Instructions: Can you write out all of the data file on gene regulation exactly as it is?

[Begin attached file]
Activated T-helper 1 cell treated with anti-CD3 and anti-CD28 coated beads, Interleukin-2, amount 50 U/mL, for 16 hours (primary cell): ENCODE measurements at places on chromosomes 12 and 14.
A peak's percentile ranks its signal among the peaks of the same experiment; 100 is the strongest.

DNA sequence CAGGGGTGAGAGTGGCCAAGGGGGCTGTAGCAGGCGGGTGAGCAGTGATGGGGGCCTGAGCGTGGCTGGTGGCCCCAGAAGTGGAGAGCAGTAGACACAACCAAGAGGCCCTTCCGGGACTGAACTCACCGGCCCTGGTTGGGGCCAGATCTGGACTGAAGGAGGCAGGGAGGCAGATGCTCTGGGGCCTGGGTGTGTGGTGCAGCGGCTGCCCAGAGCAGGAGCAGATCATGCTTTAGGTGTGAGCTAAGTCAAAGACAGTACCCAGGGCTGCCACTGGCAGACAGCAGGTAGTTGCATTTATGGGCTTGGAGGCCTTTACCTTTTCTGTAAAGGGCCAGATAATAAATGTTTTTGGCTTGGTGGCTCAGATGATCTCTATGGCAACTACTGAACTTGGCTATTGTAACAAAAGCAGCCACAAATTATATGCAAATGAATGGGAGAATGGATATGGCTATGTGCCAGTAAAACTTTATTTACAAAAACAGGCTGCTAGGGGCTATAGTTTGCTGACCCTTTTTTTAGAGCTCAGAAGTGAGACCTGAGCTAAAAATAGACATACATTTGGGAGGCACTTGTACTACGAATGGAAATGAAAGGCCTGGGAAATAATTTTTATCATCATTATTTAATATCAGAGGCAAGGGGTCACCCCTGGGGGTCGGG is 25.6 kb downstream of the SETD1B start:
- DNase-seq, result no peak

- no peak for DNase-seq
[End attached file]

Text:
Activated T-helper 1 cell treated with anti-CD3 and anti-CD28 coated beads, Interleukin-2, amount 50 U/mL, for 16 hours (primary cell): ENCODE measurements at places on chromosomes 12 and 14.
A peak's percentile ranks its signal among the peaks of the same experiment; 100 is the strongest.

DNA sequence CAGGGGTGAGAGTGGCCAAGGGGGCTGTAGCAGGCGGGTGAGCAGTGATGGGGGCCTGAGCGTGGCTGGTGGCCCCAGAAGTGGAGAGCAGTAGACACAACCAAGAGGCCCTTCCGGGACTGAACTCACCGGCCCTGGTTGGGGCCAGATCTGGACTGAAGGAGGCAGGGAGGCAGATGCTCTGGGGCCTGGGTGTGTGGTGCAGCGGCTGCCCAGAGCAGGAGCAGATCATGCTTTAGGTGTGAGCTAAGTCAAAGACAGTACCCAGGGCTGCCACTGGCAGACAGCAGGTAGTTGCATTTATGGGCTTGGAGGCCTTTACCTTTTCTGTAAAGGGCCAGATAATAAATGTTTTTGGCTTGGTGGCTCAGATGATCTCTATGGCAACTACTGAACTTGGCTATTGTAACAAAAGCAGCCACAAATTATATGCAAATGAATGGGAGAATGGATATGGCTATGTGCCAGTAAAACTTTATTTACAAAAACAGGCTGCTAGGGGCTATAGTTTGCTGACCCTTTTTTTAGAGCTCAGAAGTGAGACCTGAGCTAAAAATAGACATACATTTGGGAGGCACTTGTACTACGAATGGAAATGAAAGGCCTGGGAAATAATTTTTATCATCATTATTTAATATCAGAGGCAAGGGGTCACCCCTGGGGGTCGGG is 25.6 kb downstream of the SETD1B start:
- DNase-seq, result no peak

- no peak for DNase-seq